Nurturing ‘a different kind of life’

Joan Markcum is persistent in her efforts to assist Forest Area Federal Credit Union members.

September 25, 2020

Nurturing comes naturally to Joan Markcum.

That skill might be used answering endless questions for first-time homebuyers, helping co-workers learn new skills, or figuring out why a beef cow is bellowing in the pasture. Markcum aims to find solutions that help them all thrive.

Markcum became the sole mortgage originator at Forest Area Federal Credit Union (FAFCU) in Fife Lake, Mich., in late 2018. FAFCU’s mortgage closings grew 49% in 2019, with 23% additional growth projected for 2020.

Located near the northern shore of Michigan’s Lower Peninsula, $147 million asset FAFCU is a low-income designated credit union in a rural area where the median household income is below $50,000.

“I treat the $9,500 mortgage the same as the $210,000 mortgage,” Markcum says. “I’m persistent in helping them and answering questions.”

When a missing modular home title delayed a mortgage closing, Markcum made call after call to learn the name of its builder. When she tracked him down, she found the title.

Markcum credits her late parents, Gerald and Audrey Rogers, for sharing their work ethic on their Upper Peninsula dairy farm.

“They were both such hard workers, and my dad knew how to get you to do anything and make it fun,” Markcum says. “They got me into a credit union for my first account.”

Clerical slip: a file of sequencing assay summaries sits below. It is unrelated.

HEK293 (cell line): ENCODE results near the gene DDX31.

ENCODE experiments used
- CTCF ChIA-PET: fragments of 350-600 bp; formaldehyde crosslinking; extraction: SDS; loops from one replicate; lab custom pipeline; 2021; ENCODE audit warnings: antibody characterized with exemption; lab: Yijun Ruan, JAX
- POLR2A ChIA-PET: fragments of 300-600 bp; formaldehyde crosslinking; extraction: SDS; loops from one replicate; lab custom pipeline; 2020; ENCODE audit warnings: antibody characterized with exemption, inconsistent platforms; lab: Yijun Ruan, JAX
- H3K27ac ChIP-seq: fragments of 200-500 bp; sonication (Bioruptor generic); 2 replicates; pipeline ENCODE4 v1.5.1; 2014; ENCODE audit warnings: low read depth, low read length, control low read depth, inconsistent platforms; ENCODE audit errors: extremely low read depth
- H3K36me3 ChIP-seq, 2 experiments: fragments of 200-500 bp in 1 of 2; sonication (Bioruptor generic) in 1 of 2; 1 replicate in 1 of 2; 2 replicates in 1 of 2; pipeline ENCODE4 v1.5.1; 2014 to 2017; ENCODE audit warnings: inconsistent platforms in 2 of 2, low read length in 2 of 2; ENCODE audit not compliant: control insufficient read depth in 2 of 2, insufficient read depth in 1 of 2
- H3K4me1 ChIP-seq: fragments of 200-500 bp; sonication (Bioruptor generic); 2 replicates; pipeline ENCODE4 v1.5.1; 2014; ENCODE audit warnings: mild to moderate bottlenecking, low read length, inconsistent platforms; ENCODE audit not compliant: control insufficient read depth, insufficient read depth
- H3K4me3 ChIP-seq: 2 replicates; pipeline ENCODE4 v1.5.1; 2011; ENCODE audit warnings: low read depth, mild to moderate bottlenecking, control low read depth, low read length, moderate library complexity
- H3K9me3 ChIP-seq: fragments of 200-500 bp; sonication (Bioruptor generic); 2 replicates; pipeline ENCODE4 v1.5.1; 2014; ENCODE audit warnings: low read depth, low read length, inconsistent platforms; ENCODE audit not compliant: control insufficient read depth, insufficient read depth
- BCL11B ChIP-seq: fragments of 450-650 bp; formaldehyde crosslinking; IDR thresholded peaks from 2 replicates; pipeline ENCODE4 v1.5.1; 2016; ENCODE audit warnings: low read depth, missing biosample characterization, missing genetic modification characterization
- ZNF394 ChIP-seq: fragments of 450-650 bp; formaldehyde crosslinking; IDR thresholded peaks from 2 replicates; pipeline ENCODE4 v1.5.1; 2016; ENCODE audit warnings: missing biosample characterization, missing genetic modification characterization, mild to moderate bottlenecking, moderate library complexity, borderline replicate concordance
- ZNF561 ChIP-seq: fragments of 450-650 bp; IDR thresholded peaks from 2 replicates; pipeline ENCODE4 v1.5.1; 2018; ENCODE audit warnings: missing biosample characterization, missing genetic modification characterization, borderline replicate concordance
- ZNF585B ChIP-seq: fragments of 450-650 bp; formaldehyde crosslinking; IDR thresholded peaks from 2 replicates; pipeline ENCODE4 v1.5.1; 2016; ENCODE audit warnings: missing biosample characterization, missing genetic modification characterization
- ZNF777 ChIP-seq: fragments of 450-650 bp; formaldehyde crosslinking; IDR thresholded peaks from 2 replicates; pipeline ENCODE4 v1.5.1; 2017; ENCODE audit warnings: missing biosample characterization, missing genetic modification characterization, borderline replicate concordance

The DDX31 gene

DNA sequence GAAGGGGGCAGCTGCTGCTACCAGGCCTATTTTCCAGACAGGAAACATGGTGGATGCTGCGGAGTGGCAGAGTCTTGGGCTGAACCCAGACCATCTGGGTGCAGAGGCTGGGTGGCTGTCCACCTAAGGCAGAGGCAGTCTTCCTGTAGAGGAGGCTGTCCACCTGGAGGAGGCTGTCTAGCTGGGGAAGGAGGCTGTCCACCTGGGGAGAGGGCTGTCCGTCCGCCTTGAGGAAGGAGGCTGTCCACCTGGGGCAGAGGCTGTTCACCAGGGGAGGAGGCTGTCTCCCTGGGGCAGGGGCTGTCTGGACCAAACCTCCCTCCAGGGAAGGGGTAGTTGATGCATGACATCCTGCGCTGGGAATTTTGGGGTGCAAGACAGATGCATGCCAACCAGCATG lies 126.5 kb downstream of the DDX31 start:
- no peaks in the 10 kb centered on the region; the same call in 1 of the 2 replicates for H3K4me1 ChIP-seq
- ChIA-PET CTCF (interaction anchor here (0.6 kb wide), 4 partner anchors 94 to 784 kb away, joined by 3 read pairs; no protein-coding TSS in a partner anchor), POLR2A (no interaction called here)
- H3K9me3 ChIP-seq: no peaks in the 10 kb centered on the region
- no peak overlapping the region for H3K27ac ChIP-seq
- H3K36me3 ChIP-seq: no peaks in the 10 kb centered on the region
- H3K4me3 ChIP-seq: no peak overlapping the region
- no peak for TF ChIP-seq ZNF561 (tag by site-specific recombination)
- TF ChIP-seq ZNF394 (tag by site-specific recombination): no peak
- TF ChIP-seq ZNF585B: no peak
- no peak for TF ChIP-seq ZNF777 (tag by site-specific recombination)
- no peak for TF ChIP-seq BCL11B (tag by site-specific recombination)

Markcum, who has three sons, joined FAFCU as a full-time teller in 2000 and gradually expanded her role within member services. She credits her co-workers for the teamwork because it really is a team effort.

“Co-workers even helped raise money for me when I was on extended leave because my son was in the hospital for a lengthy period of time,” Markcum says. “I couldn’t do this job without the support of the staff here.”

Markcum ruefully admits that as a teenager, she couldn’t wait to leave the farm.

Now she finds joy in her faith in God and personal satisfaction in building fences, making hay, and caring for horses, dogs, chickens, and beef cattle on her 40-acre property. When she heard a beef cow bellowing in spring 2020, she followed the noise to meet the cow’s newborn calf in the pasture.

She is proud to be part of a credit union that tends its relationships with members and employees as carefully as she cares for her animals.

“I think there’s a link—nurturing cattle and nurturing homebuyers,” Markcum says. “It’s a different kind of life.”

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